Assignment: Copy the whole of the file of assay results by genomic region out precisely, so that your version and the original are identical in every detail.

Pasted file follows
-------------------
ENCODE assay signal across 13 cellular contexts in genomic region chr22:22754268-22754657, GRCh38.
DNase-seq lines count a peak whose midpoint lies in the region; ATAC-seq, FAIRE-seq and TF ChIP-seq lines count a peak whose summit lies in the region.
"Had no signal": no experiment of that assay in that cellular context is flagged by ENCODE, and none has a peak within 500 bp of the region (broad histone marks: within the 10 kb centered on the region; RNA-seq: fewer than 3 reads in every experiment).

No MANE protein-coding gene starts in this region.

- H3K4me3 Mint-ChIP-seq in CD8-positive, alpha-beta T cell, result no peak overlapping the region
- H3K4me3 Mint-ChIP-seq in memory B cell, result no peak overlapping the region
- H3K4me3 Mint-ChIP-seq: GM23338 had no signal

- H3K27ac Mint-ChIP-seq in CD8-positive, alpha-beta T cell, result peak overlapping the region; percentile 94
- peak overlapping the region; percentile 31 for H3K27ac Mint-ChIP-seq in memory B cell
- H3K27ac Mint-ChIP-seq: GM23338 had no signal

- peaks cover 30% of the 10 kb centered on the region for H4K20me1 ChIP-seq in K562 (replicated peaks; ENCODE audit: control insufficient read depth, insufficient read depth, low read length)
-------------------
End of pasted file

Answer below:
ENCODE assay signal across 13 cellular contexts in genomic region chr22:22754268-22754657, GRCh38.
DNase-seq lines count a peak whose midpoint lies in the region; ATAC-seq, FAIRE-seq and TF ChIP-seq lines count a peak whose summit lies in the region.
"Had no signal": no experiment of that assay in that cellular context is flagged by ENCODE, and none has a peak within 500 bp of the region (broad histone marks: within the 10 kb centered on the region; RNA-seq: fewer than 3 reads in every experiment).

No MANE protein-coding gene starts in this region.

- H3K4me3 Mint-ChIP-seq in CD8-positive, alpha-beta T cell, result no peak overlapping the region
- H3K4me3 Mint-ChIP-seq in memory B cell, result no peak overlapping the region
- H3K4me3 Mint-ChIP-seq: GM23338 had no signal

- H3K27ac Mint-ChIP-seq in CD8-positive, alpha-beta T cell, result peak overlapping the region; percentile 94
- peak overlapping the region; percentile 31 for H3K27ac Mint-ChIP-seq in memory B cell
- H3K27ac Mint-ChIP-seq: GM23338 had no signal

- peaks cover 30% of the 10 kb centered on the region for H4K20me1 ChIP-seq in K562 (replicated peaks; ENCODE audit: control insufficient read depth, insufficient read depth, low read length)